Belltown high-rise won't be imploded
If the McGuire Apartments high-rise in Belltown is indeed demolished next year, it couldn't be imploded like the Kingdome in 2000. Instead, each floor would need to be cut apart, their concrete slabs gingerly lowered by crane, from the top down.
Seattle Times staff reporter
If the McGuire Apartments high-rise in Belltown is indeed demolished next year, it couldn't be imploded like the Kingdome in 2000.
Instead, each floor would need to be cut apart, their concrete slabs gingerly lowered by crane, from the top down. By then, appliances would have been removed, windows dislodged, wiring yanked out, support steel carefully extracted. This wouldn't quite look like a reverse video of the 25-story building's erection in 2001, but a memorable scene nonetheless.
The project could employ 100 workers and take 12 to 15 months, said Dave Whitley, chief operating officer of Nuprecon, a leading demolition firm that considers itself a contender to raze the McGuire.
This would be the first high-rise in Seattle, and among the first in the nation, to be deconstructed under 21st-century conditions that add to the challenge.
Three modern challenges:
• The concrete floors are laced with about 5,000 steel reinforcing tendons, under high pressure. Cut them the wrong way, and pieces of the structure could become lethal projectiles.
• Belltown is a dense urban area with pedestrians, buildings and traffic only a few feet from the shell of the high-rise.
• Most of the material probably would be recycled.
Fewer than a handful of demolition firms are capable of tackling the McGuire, said Whitley.
The McGuire's owners announced last week that the building must be vacated this year, then demolished, because construction defects will gradually make it vulnerable to earthquake or deterioration. The final outcome is still under dispute — the high-rise's builders say that areas of corroded steel, woven horizontally through the concrete floors, could be fixed.
The building's agent, Kennedy Associates, is just beginning to explore a strategy for deconstruction. At least one other firm, NRC Environmental Services of Kent, considers itself a potential candidate for a McGuire demolition contract.
The company would try to resell or reuse appliances, such as ranges and dishwashers. Tenants have been chuckling at managers' request that they avoid moving-out parties that involve taking out their frustrations on the contents.
A number of local businesses, such as Earthwise and the REstore, resell building materials, fixtures, doors and molding. Sound Transit was able to save plants, faucets, even 13 claw-foot bathtubs when it razed buildings at its future Capitol Hill rail station. There ought to be valuable copper wiring inside the McGuire, said Saeed Daniali, professor of construction management at the University of Washington.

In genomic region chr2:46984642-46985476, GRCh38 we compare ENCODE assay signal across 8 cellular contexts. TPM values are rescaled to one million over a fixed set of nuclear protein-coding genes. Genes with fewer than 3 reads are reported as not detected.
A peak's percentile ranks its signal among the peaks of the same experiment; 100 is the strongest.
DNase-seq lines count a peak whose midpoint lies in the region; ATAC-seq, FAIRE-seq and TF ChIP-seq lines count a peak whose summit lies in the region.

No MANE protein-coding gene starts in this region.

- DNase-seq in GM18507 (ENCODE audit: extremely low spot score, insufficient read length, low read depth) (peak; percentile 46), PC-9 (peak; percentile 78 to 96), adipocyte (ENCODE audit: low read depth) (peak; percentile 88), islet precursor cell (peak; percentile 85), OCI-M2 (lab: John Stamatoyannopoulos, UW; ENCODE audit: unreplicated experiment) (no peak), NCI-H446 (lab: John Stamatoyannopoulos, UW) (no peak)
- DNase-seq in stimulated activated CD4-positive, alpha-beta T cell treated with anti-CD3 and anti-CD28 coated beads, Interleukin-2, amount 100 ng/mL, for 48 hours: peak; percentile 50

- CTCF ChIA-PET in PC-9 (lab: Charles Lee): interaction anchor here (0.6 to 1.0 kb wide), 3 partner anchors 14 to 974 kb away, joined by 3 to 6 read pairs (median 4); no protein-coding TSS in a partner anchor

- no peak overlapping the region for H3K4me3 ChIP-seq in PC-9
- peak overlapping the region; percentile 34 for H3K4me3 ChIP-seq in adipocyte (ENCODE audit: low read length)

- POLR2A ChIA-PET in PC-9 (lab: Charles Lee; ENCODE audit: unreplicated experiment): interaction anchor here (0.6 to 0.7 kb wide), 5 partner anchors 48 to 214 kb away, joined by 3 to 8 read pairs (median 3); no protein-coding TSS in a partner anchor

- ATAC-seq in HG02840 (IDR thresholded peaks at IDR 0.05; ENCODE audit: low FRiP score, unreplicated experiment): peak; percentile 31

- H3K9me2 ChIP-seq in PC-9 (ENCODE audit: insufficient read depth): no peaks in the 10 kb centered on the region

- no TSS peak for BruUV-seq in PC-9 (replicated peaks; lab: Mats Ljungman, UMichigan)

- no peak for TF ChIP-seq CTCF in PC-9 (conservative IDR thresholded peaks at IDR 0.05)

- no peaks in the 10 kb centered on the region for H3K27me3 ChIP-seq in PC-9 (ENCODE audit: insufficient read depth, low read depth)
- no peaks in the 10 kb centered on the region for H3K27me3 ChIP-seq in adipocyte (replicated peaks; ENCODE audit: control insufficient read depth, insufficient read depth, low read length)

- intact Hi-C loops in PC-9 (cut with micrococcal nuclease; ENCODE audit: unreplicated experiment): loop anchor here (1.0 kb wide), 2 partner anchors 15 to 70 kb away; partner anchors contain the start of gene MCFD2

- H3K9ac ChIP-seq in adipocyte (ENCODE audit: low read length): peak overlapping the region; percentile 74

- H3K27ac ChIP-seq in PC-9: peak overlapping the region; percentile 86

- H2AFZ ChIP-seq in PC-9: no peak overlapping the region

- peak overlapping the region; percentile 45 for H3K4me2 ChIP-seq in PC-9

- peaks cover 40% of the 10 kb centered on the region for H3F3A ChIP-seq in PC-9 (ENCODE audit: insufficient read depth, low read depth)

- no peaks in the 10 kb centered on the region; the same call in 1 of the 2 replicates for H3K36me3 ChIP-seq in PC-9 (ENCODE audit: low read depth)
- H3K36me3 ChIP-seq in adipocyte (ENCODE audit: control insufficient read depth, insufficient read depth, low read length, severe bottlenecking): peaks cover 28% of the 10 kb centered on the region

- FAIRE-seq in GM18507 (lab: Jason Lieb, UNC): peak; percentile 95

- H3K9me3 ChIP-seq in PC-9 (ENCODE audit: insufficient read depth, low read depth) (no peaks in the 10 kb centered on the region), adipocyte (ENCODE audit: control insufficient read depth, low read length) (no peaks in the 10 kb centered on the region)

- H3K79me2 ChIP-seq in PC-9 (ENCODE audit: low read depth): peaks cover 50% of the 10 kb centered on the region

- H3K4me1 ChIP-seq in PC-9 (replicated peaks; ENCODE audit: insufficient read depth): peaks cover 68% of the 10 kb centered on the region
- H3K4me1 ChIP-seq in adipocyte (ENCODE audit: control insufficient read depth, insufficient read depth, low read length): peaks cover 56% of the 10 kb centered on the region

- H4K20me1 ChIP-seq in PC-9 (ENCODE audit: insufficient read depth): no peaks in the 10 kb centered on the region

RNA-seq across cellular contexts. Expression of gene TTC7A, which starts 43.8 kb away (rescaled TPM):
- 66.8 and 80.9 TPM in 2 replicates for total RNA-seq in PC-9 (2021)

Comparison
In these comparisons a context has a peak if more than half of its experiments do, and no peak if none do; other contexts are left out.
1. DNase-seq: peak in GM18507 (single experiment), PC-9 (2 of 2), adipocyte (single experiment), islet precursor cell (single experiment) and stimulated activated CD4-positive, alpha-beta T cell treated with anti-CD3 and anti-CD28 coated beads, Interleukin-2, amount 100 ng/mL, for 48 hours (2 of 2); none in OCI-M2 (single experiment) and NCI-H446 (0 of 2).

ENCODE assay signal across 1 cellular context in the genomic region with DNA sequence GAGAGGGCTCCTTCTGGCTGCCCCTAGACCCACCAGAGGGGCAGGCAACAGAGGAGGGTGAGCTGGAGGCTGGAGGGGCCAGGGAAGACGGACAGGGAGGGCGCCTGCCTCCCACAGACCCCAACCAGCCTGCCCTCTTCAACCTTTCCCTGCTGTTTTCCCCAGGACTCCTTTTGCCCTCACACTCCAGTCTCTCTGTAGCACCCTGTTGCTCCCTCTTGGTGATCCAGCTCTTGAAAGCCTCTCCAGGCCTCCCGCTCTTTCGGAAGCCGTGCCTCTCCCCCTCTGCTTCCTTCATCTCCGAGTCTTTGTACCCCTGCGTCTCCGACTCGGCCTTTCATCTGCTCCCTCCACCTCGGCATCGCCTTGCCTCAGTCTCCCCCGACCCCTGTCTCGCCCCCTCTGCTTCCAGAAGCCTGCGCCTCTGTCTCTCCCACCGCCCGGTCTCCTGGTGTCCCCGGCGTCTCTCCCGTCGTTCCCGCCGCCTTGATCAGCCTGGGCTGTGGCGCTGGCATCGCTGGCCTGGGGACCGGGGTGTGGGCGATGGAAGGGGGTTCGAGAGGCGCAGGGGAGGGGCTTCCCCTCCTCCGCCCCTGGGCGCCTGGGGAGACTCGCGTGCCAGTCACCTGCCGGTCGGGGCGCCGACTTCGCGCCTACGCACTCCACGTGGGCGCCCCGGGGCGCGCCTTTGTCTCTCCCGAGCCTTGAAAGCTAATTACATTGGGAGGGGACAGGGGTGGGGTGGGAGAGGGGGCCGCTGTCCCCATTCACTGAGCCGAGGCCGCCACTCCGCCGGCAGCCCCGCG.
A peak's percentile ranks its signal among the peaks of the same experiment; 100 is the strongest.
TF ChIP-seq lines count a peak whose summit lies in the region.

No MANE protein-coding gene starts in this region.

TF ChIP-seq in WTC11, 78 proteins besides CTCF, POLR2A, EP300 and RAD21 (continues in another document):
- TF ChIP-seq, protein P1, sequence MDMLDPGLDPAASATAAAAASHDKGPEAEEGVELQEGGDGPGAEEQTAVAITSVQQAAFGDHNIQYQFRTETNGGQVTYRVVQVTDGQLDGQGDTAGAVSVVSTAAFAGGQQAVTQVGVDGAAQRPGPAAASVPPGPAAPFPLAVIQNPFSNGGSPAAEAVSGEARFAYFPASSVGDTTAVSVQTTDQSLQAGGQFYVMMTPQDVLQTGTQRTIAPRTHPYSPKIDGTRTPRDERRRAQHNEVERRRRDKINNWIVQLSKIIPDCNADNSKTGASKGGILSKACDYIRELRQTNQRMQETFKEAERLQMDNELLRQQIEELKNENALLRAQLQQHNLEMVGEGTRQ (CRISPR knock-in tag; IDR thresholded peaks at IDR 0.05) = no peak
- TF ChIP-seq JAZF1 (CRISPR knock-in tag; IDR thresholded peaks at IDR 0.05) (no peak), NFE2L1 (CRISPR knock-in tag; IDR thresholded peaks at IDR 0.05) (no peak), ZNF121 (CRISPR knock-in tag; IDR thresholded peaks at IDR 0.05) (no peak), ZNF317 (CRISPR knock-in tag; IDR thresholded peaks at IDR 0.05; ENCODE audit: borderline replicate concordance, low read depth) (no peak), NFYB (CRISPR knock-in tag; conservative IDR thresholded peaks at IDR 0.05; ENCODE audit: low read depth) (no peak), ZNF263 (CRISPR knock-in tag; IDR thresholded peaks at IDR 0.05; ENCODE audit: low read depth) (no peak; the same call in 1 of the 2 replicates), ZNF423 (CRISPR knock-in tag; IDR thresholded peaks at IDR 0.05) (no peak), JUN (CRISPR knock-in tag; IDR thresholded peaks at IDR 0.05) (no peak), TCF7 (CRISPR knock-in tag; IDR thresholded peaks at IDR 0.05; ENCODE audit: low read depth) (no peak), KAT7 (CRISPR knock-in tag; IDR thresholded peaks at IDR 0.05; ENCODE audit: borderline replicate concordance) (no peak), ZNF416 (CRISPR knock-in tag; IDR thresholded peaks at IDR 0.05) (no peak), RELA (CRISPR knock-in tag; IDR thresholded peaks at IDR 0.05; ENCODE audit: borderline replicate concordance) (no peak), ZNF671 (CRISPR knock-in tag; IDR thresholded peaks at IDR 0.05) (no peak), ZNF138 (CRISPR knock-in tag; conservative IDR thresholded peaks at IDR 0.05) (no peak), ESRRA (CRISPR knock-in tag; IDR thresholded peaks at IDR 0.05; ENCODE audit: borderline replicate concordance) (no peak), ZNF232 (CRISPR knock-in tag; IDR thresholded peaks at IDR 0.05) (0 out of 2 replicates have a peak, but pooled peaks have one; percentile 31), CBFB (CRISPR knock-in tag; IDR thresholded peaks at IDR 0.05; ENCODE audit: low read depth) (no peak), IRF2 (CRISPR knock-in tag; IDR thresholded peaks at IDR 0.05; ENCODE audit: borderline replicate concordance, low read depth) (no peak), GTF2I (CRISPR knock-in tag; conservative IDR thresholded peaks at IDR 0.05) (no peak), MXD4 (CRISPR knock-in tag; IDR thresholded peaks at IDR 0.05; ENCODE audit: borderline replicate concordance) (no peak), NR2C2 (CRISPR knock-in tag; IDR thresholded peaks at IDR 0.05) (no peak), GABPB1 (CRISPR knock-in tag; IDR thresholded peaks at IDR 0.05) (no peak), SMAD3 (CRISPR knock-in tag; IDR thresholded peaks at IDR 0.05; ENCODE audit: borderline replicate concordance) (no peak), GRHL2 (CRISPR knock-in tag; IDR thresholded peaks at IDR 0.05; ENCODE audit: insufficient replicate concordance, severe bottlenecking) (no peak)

But the trim and fixtures are mainly "composites" rather than classic hardwood floors, metal wash basins, granite countertops and such, said 21st-floor tenants Sol De La Cruz and Gena Borriotti.
Still, about 80 percent of materials could be recycled or reused, said Daniali. About 50 percent of all demolition materials in the Seattle area are recycled.
Owners are generally not required to recycle a building, said Joel Benslaben, green-building specialist for Seattle Public Utilities. But it's often done, he said, because concrete costs around $75 a ton to recycle but $125 a ton to send to a landfill.
An intriguing question is whether about 1,000 windows would have a second life. Daniali thinks they could be marketed to another builder, but Whitley suspects the resale value is far less than the cost to preserve them.
Once the salvageable pieces were out, the tear-down could begin.
A spectacular implosion isn't possible because or problems with vibration, dust and debris, experts say. Instead, a variety of methods would be used.
Whitley said only very few buildings are ever imploded. He can't foresee using explosives at all in the McGuire. Once the shell was down to a five- to seven-story height, tall machines could knock down walls and floors, he said.
The most delicate task would be with high-pressure steel that was used to "post-tension" the concrete floors.
In post-tensioning, steel tendons are laced through a concrete beam or floor, then tightened like a rubber band. This compresses the concrete, adding strength and making cracks less likely. The steel bands also help the concrete floor support more weight, so less concrete is needed.
A spectacular example is the 2007 Tacoma Narrows Bridge, whose concrete struts were post-tensioned — to 56 million pounds across two of the three horizontal struts, adding seismic strength.
Typical high-rises require a mere 200,000 to 300,000 pounds per square inch, still enough to hang a semi-truck off the side of a building, said Ken Carper, a Washington State University professor and forensic engineer.
How serious a threat is this stored energy? In 1980, the roof of Congress Hall in Berlin suddenly broke apart and buried a man when steel tendons failed.
Before cutting apart the floors at the McGuire, engineers would need to devise an orderly sequence to loosen the steel tendons.
A healthy level of respect is called for to avoid a whiplash, Whitley said.
Post-tensioning was initially applied to bridges, but wasn't commonly used in high-rise buildings until the latter 20th century. Few have been deconstructed this way; among them is a Nuprecon project in Portland.
Mike Lindblom: 206-515-5631 or firstname.lastname@example.org
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